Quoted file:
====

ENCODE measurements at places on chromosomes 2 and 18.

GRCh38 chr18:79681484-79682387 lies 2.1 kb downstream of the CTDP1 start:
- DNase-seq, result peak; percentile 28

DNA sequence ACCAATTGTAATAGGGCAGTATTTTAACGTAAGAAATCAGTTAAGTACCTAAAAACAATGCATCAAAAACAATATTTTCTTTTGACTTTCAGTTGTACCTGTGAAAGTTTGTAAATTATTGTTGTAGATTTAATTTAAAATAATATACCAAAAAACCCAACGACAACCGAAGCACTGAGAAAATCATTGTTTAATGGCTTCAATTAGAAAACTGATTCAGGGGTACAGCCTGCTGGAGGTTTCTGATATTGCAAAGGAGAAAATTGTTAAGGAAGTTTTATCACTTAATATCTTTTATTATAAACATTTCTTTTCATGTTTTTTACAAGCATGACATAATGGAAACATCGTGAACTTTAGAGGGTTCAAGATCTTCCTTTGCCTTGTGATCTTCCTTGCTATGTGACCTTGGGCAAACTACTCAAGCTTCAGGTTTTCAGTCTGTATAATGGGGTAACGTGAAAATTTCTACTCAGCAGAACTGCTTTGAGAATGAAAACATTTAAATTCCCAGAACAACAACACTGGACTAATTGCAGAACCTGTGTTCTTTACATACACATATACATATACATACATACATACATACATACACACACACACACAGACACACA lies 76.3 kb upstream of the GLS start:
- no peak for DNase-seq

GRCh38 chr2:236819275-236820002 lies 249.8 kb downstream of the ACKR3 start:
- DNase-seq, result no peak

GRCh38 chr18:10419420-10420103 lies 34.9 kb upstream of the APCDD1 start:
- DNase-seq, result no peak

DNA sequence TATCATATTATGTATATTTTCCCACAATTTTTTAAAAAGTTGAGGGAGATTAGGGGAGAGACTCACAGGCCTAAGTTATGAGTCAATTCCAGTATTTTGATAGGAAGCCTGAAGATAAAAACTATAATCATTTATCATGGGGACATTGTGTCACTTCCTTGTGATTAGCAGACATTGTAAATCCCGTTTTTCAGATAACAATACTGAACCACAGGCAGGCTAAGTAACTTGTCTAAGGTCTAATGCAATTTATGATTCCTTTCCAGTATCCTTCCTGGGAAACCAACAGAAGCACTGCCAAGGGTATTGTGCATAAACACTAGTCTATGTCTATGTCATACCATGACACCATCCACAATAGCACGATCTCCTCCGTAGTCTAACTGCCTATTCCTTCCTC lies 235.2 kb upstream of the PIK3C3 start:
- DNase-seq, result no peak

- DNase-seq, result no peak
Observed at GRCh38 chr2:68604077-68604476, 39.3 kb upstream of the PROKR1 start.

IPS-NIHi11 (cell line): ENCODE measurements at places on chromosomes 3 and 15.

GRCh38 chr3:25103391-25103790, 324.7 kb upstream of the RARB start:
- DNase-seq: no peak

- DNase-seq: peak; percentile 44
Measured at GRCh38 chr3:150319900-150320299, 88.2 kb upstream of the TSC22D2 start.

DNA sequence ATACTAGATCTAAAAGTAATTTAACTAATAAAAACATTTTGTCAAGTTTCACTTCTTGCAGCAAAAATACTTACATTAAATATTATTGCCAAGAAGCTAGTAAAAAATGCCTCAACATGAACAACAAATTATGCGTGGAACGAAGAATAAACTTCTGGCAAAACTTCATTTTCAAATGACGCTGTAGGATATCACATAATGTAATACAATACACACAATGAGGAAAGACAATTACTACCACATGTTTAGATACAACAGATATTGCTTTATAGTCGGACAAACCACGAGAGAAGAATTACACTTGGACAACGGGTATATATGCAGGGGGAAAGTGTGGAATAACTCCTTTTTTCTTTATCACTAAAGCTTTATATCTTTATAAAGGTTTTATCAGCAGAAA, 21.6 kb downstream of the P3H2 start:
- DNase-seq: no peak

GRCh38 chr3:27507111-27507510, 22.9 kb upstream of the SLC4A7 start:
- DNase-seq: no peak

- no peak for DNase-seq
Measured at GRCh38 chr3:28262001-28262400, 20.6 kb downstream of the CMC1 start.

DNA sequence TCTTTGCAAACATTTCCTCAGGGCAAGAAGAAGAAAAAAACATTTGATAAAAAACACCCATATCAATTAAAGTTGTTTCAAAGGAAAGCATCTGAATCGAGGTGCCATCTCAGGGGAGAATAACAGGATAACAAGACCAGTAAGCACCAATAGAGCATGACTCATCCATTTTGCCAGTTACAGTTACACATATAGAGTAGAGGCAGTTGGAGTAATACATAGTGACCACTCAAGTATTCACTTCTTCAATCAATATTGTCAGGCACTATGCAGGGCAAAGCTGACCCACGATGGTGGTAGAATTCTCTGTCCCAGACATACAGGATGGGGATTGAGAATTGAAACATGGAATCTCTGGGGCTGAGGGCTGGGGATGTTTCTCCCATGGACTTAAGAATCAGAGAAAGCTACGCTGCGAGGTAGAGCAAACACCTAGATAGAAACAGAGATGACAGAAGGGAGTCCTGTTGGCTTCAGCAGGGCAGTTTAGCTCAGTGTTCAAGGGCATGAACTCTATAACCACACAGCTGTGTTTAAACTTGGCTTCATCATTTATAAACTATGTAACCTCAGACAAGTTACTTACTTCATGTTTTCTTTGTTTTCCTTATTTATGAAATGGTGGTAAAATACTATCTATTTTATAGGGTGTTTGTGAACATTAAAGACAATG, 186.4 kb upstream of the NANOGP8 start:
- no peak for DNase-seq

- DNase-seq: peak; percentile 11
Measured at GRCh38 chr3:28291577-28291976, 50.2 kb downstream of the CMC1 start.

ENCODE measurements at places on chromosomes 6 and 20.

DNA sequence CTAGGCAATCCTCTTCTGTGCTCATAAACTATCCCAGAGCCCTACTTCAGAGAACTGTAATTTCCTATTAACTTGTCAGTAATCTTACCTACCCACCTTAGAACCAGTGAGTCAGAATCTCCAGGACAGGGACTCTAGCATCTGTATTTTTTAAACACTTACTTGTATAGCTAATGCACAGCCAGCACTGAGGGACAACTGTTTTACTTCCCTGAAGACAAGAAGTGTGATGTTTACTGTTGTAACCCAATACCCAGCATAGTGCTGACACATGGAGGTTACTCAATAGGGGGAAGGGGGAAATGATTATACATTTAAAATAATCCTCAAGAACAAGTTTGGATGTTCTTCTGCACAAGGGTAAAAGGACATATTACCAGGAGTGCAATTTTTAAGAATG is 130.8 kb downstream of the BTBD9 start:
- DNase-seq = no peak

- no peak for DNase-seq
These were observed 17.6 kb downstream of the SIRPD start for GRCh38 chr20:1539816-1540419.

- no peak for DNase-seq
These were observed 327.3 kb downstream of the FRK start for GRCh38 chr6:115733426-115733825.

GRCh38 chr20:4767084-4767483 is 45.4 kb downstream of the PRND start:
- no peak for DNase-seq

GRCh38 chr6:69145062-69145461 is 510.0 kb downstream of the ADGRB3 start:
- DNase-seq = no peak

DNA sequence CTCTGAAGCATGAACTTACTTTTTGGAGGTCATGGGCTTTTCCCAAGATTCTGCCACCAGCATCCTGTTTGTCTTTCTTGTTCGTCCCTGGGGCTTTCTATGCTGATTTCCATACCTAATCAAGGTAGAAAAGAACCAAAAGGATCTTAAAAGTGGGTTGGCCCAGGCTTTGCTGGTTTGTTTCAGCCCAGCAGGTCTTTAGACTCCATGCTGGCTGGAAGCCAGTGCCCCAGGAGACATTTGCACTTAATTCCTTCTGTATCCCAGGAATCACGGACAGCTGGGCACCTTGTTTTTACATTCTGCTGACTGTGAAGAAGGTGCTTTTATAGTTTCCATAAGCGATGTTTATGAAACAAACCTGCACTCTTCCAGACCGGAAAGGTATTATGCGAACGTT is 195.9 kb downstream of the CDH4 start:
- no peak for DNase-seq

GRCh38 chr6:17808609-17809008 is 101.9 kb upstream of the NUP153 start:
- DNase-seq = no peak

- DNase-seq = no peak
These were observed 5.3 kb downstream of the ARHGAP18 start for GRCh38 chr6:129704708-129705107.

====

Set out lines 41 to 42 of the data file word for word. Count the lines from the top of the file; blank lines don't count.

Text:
- no peak for DNase-seq

GRCh38 chr6:17808609-17809008 is 101.9 kb upstream of the NUP153 start: